When the ninth inning began, the Giants trailed the Brewers 4-3. They had every right to try and win the game, even if the odds were a little against them.
In the bottom of the ninth, they scored the two run they needed. Unfortunately, by that time, the Brewers had made it 7-3.
If the Giants had kept the score at 4-3 going to the bottom half of the inning, would they still have scored those runs? Who knows. The baseball butterfly effect is a wild thing, and even though Milwaukee’s closer, Corey Knebel was pitching, there’s no telling how differently he would have pitched in a situation that actually mattered.
But here’s what I do know: with a legitimate shot at winning the baseball game, the Giants gave the ninth inning to Chris Stratton. And after that, they no longer had a legitimate shot at winning the baseball game.
I mean no disrespect to Stratton, but there’s a reason he was in AAA yesterday, and there’s a reason that, when he was called up today, the corresponding move was an infielder, not a pitcher.
The Giants got six innings out of their starting pitcher. Yet, for some reason, they sent out the eight member of the bullpen for the ninth inning of a one-run game.
In Stratton’s defense, he entered in the eighth inning, with the bases loaded, and secured a strikeout. That’s all good and honorable, but what was he doing in that situation as well?
The Giants are good enough to make a push for the playoffs. They’re not good enough to do so with any margin for error.
Otherwise, it was the prototypical baseball game between a team deeply entrenched in a playoff race, and a team wistfully dreaming of entering one. The Giants played a reasonable, solid baseball game. The Brewers played one that was notably better.
It was a competitive game for eight innings, and then the better team won. If you’re looking for some sort of deep analysis on that, you’ve come to the wrong place. The better team won a rather standard baseball game.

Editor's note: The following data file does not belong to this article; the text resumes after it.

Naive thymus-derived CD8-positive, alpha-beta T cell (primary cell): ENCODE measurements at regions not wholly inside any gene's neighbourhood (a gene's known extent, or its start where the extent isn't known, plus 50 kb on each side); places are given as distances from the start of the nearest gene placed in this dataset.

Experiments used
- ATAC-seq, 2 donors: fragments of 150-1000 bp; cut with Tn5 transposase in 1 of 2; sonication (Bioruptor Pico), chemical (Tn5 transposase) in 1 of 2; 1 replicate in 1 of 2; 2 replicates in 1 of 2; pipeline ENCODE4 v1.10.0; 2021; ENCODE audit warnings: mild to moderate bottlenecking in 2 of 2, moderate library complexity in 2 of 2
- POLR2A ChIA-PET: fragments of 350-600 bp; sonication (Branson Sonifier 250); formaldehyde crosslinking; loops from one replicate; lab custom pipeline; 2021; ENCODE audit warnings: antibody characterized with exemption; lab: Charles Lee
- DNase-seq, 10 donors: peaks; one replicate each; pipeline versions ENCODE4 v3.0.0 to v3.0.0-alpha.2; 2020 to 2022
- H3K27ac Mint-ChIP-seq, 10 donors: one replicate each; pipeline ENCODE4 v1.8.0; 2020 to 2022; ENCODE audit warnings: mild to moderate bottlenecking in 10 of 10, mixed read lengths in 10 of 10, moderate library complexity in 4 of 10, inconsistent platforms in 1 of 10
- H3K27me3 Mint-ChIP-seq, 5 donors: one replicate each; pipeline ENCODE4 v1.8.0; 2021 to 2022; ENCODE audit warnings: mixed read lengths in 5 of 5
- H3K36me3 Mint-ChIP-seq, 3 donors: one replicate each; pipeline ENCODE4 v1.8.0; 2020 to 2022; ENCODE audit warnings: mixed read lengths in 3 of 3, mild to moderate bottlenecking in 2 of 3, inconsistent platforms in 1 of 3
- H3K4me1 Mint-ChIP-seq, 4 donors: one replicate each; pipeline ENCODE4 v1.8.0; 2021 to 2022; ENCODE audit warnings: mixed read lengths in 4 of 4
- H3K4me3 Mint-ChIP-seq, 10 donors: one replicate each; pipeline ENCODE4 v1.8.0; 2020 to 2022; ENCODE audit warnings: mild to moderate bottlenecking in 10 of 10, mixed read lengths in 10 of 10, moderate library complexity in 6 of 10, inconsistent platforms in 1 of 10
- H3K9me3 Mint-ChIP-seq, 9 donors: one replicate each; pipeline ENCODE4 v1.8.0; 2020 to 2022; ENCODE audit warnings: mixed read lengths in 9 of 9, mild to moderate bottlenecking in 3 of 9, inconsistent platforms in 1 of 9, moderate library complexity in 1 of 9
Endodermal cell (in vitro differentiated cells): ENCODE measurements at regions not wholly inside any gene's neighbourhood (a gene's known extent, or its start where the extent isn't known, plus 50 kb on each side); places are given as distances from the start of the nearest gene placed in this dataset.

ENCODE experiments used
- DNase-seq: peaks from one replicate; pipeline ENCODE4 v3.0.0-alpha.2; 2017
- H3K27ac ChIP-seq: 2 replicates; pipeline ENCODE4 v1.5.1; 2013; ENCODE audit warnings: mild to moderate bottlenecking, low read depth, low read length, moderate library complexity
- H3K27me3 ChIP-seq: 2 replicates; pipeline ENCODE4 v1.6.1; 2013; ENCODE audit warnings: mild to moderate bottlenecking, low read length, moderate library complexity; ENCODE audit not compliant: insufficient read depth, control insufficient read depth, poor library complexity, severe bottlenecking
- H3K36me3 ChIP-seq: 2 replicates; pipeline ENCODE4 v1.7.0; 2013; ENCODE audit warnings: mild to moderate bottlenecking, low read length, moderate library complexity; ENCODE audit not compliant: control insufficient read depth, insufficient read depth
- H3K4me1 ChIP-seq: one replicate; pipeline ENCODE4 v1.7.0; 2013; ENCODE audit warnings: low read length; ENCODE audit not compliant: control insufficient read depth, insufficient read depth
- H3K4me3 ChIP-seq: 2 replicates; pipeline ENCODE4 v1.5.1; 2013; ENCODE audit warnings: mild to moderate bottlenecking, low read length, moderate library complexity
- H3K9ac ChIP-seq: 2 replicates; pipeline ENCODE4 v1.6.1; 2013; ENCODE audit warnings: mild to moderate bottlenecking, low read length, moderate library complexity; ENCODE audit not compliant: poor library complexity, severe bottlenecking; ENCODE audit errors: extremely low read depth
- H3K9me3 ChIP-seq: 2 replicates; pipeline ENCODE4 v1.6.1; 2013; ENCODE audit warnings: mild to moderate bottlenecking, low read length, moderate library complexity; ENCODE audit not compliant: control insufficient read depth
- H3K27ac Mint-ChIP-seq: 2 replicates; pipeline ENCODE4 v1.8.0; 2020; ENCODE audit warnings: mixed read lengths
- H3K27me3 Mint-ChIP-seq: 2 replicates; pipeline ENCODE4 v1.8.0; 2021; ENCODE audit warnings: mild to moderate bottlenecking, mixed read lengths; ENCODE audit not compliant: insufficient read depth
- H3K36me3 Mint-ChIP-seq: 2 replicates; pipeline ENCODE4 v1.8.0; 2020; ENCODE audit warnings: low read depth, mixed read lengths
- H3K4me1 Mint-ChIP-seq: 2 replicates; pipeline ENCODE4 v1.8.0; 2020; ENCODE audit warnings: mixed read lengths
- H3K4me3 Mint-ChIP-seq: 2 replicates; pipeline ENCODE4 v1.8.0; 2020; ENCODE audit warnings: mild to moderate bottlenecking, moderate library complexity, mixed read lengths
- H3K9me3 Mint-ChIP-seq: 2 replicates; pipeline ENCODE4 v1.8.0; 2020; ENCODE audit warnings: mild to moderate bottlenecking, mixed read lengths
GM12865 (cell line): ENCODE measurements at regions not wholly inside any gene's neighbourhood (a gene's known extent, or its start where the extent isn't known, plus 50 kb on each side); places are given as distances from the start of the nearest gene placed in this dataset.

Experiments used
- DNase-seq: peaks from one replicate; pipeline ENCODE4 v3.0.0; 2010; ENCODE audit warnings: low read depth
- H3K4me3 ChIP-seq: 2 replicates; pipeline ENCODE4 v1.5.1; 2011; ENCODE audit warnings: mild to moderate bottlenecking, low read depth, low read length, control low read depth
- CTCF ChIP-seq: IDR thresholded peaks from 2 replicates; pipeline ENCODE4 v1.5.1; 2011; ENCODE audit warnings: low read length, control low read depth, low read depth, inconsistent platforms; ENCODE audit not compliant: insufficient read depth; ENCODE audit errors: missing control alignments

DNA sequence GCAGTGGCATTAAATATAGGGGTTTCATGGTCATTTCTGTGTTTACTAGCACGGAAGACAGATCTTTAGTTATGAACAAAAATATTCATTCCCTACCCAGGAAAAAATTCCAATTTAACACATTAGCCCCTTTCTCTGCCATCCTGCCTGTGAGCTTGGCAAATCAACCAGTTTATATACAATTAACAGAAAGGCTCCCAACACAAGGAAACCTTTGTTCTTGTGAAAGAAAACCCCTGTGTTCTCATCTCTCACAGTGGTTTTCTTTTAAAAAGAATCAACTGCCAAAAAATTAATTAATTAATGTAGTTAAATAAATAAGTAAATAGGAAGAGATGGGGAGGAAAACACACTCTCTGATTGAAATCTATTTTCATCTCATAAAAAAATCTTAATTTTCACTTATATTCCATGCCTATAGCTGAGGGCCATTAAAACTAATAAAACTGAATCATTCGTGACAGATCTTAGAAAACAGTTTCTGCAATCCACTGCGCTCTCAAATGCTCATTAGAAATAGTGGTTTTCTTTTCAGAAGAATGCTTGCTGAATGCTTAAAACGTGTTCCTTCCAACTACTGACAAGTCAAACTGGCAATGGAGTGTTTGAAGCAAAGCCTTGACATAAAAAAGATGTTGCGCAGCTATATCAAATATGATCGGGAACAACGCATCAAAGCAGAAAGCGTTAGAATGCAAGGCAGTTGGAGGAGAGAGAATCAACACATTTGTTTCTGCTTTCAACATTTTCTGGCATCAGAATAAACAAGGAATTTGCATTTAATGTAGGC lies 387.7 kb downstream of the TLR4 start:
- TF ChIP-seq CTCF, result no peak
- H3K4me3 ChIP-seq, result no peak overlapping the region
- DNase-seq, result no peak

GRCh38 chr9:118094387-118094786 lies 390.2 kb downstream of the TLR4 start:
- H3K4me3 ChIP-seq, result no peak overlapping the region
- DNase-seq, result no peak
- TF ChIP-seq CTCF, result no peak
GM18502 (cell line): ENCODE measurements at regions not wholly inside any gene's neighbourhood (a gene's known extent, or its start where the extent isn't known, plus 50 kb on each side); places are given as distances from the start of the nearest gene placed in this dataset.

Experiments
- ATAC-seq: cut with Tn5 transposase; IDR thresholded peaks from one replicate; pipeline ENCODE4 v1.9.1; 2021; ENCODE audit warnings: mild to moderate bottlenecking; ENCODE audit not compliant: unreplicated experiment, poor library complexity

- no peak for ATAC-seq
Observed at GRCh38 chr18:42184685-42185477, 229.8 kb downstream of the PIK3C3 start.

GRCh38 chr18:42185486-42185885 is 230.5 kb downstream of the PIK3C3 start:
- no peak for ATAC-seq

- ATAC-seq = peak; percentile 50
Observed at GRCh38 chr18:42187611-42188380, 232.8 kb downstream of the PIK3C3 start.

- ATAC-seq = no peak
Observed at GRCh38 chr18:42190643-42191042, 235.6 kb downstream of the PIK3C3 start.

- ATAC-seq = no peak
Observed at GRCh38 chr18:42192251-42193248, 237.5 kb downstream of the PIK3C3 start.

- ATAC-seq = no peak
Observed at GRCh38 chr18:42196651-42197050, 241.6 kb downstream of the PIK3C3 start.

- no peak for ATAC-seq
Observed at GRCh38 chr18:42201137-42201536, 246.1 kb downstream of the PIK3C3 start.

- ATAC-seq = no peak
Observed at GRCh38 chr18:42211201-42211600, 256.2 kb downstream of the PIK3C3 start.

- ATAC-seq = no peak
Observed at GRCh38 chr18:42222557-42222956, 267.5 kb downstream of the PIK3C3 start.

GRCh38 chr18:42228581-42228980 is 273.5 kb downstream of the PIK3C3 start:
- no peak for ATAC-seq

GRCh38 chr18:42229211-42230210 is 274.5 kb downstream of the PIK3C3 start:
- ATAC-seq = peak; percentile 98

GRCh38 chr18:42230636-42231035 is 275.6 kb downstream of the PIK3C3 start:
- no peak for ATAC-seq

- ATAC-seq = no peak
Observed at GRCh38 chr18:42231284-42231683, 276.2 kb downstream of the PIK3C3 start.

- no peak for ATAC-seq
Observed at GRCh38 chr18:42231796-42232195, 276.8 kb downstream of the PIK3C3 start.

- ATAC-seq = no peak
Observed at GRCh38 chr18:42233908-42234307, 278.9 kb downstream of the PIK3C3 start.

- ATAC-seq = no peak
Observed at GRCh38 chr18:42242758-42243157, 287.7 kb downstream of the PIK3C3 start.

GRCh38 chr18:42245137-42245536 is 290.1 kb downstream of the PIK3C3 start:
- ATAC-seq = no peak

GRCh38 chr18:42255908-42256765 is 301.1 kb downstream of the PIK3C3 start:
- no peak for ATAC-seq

That said, the game ended with the tying run in the batter’s box, and it ended on a strike three call that was a few inches outside. Nick Hundley argued his case, but the game was over, and the battle was lost.
Milwaukee deserved to win the game, but that sure is a stinker of a way for it to end.
I repeat: the Giants don’t have any margin for error, and that extends to things like luck and umpiring.
Speaking of luck, baseball is a stupid, cruel, ruthless game. In the eighth inning of a tied game, Mark Melancon got what appeared to be an inning-ending double-play ball. But Christian Yelich was stealing, and doing so drew Brandon Crawford’s momentum juuuust enough away from the ball that he couldn’t make the play. A pair of seeing-eye base hits later, and the Brewers had a lead they wouldn’t relinquish.
Melancon’s Giants tenure has been a mystical concoction of poor pitching and horrendous luck. He seems to blow a lead or a tie in every other outing, and yet, after most of them, I tend to leave feeling like he got the short end of that stick.
Baseball is a stupid game.
Earlier today, Bryan talked about how there were merits to both booing Josh Hader, and staying silent, avoiding more attention towards his hateful xenophobia. It was a good, important article.
While I concur that there is power in silence, I’ll be honest: hearing AT&T Park boo Hader made me happy and proud.
Chorus of boos for Josh Hader here in San Francisco.— Sam Hustis (@SamHustis) July 27, 2018
It's Hader's first road game since his racist and homophobic tweets surfaced. pic.twitter.com/3m0oqKgyPp
But when all was said and done, Hader got the winning decision.
Baseball is a stupid, stupid game.